[Show abstract][Hide abstract] ABSTRACT: In mice, hematopoietic cells home to bone marrow from fetal liver prenatally. To elucidate mechanisms underlying homing, we performed immunohistochemistry with the hematopoietic cell marker c-Kit, and observed c-Kit(+) cells localized inside muscle surrounding bone after 14.5 days post coitum. Flow cytometric analysis showed that CD45(+) c-Kit(+) hematopoietic cells were more abundant in muscle than in bone marrow between 14.5 and 17.5 days post coitum, peaking at 16.5 days post coitum. CD45(+) c-Kit(+) cells in muscle at 16.5 days post coitum exhibited higher expression of Gata2, among several hematopoietic genes, than did fetal liver or bone marrow cells. Colony formation assays revealed that muscle hematopoietic cells possess hematopoietic progenitor activity. Furthermore, exo utero transplantation revealed that fetal liver hematopoietic progenitor cells home to muscle and then to BM. Our findings demonstrate that hematopoietic progenitor cell homing occurs earlier than previously reported and that hematopoietic progenitor cells reside in muscle tissue before bone marrow hematopoiesis occurs during mouse embryogenesis.
PLoS ONE 09/2015; 10(9):e0138621. DOI:10.1371/journal.pone.0138621 · 3.23 Impact Factor
[Show abstract][Hide abstract] ABSTRACT: Purpose: EphA2, a member of the Eph receptor tyrosine kinases family, is an important regulator of tumour initiation, neo-vascularization and metastasis in a wide range of epithelial and mesenchymal cancers, however its role in colorectal cancer (CRC) recurrence and progression is unclear.
Experimental Design: EphA2 expression was determined by immunohistochemistry in stage II/III colorectal tumours (N=338), and findings correlated with clinical outcome. The correlation between EphA2 expression and stem cell markers CD44 and Lgr5 was examined. The role of EphA2 in migration/invasion was assessed using a panel of KRAS wild-type (WT) and mutant (MT) parental and invasive CRC cell line models.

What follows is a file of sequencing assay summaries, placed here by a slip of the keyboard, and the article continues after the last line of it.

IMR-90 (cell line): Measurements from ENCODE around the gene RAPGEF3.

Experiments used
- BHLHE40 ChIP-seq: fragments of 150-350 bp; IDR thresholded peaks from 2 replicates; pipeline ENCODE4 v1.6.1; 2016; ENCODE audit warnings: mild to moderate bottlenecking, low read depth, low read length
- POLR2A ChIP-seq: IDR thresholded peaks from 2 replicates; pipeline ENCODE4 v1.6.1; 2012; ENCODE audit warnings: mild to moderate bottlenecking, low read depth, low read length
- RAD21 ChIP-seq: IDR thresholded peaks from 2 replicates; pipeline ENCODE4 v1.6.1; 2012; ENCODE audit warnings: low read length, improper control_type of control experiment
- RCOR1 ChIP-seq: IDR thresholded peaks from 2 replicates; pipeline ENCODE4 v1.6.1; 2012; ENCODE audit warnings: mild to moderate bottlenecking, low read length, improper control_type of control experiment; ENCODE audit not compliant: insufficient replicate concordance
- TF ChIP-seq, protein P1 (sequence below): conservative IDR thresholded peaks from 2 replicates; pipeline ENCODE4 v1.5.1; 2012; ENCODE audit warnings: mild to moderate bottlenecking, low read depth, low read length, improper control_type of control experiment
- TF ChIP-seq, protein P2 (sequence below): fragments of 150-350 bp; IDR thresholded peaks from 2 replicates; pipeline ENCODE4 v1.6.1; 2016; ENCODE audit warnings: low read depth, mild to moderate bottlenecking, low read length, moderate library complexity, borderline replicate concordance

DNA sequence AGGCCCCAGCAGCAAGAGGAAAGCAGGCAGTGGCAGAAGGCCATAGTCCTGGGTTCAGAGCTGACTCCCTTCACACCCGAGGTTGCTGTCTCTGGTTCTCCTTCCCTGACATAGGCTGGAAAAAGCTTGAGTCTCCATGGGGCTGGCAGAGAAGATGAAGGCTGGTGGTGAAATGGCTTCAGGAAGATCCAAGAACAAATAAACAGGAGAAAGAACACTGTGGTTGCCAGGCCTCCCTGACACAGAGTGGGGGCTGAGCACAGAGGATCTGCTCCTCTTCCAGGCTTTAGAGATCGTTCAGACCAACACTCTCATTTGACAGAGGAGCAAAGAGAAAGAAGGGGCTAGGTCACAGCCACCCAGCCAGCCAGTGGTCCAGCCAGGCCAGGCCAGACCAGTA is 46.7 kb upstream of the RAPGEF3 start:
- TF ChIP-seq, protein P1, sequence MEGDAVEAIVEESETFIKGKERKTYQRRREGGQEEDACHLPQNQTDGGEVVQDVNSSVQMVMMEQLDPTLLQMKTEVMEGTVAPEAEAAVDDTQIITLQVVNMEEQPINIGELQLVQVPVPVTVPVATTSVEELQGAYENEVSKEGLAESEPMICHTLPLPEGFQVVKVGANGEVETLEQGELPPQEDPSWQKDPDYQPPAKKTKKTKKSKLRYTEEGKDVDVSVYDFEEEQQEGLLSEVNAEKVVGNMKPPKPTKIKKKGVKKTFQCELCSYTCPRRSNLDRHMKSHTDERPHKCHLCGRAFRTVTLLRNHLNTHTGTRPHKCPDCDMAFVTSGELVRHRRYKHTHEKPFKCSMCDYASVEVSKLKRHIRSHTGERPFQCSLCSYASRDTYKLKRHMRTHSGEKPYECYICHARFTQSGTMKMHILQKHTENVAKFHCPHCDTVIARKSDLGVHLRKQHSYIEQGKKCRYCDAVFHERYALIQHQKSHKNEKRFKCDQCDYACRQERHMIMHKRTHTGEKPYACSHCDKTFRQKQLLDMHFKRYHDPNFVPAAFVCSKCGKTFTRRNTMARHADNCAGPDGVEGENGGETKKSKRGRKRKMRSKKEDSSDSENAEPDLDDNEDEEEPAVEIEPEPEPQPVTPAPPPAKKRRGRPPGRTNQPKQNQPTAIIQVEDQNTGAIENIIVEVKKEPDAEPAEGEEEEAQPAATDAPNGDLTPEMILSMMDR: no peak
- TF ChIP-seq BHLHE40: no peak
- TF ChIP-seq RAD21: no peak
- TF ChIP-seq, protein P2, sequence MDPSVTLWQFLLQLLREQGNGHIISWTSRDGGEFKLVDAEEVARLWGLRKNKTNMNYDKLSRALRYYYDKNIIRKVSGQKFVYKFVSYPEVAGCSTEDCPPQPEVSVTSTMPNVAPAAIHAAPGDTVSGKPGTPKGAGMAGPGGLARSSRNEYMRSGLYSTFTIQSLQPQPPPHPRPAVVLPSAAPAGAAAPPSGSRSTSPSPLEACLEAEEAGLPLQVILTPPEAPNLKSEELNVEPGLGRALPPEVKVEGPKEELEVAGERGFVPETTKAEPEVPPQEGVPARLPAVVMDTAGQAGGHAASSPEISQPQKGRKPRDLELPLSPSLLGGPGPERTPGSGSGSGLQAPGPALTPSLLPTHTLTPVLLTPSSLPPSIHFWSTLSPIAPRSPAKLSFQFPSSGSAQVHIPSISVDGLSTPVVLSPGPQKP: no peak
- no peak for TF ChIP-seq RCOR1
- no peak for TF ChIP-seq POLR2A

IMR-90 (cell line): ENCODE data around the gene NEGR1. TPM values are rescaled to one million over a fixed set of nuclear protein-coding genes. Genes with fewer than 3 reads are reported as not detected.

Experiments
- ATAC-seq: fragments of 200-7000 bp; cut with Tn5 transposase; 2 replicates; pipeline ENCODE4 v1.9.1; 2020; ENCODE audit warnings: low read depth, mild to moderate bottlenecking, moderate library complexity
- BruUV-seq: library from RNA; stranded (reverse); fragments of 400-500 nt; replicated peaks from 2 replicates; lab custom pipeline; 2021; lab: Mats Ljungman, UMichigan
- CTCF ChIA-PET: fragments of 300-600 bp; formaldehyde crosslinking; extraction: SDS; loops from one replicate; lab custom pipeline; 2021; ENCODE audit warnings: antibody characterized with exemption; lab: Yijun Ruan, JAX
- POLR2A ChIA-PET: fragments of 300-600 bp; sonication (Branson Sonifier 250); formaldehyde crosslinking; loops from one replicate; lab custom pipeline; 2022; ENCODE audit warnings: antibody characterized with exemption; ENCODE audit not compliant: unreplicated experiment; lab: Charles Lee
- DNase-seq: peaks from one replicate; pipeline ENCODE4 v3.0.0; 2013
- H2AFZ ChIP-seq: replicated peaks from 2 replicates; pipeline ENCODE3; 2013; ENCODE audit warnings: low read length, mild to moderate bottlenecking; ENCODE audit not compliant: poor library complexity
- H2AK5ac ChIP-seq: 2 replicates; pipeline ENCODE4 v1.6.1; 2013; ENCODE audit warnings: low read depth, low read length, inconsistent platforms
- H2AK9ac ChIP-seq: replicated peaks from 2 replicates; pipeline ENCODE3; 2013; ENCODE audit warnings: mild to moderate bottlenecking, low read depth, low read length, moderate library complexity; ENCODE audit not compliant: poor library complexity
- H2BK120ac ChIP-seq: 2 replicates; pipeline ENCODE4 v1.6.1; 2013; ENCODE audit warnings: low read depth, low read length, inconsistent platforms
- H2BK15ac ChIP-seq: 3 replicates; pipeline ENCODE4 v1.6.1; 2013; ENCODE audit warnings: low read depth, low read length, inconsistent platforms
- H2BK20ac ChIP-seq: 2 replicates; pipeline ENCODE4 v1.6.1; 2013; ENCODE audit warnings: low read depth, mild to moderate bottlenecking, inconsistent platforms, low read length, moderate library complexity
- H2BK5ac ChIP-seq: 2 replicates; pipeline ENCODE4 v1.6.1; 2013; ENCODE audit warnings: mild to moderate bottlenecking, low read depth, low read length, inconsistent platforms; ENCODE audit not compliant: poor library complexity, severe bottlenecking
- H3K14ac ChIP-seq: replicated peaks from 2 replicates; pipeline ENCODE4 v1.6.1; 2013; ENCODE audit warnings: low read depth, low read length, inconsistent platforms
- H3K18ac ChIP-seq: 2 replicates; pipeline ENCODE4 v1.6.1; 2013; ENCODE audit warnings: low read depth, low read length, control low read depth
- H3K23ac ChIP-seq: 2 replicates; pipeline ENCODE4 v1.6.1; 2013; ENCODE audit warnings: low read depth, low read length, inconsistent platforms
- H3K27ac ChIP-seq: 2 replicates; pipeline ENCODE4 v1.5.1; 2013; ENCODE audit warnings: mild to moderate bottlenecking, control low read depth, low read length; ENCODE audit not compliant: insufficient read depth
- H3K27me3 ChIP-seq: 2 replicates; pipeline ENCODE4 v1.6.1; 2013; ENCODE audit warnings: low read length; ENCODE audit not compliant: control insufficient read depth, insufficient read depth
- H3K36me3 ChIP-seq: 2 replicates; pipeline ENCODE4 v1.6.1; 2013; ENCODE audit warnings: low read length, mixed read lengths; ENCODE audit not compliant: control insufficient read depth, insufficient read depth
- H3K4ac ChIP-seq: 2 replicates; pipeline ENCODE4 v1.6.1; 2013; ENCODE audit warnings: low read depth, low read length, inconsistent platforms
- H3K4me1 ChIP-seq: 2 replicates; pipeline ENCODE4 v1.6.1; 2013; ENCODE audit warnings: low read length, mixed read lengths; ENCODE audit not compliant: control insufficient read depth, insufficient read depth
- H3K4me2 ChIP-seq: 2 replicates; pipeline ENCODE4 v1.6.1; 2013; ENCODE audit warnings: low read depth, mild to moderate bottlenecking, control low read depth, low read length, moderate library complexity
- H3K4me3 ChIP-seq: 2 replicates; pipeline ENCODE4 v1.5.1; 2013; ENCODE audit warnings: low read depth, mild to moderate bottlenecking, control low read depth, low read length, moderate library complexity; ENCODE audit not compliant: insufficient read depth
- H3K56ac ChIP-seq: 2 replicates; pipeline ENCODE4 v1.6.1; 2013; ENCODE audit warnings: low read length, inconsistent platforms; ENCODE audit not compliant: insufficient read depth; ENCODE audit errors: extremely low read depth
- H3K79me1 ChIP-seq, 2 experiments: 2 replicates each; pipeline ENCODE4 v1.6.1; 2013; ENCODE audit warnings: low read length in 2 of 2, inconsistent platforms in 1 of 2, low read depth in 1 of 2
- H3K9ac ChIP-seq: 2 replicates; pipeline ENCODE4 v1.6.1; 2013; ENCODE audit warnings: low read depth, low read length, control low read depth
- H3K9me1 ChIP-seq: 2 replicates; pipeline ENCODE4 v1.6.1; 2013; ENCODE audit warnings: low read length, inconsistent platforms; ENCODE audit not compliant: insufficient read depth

Results: Colorectal tumours displayed significantly higher expression levels of EphA2 compared with matched normal tissue, which positively correlated with high CD44 and Lgr5 expression levels. Moreover, high EphA2 mRNA and protein expression were found to be associated with poor overall survival in stage II/III CRC tissues, in both univariate and multivariate analyses. Pre-clinically, we found that EphA2 was highly expressed in KRASMT CRC cells and that EphA2 levels are regulated by the KRAS-driven MAPK and RalGDS-RalA pathways. Moreover, EphA2 levels were elevated in several invasive daughter cell lines and down-regulation of EphA2 using RNAi or recombinant EFNA1, suppressed migration and invasion of KRASMT CRC cells.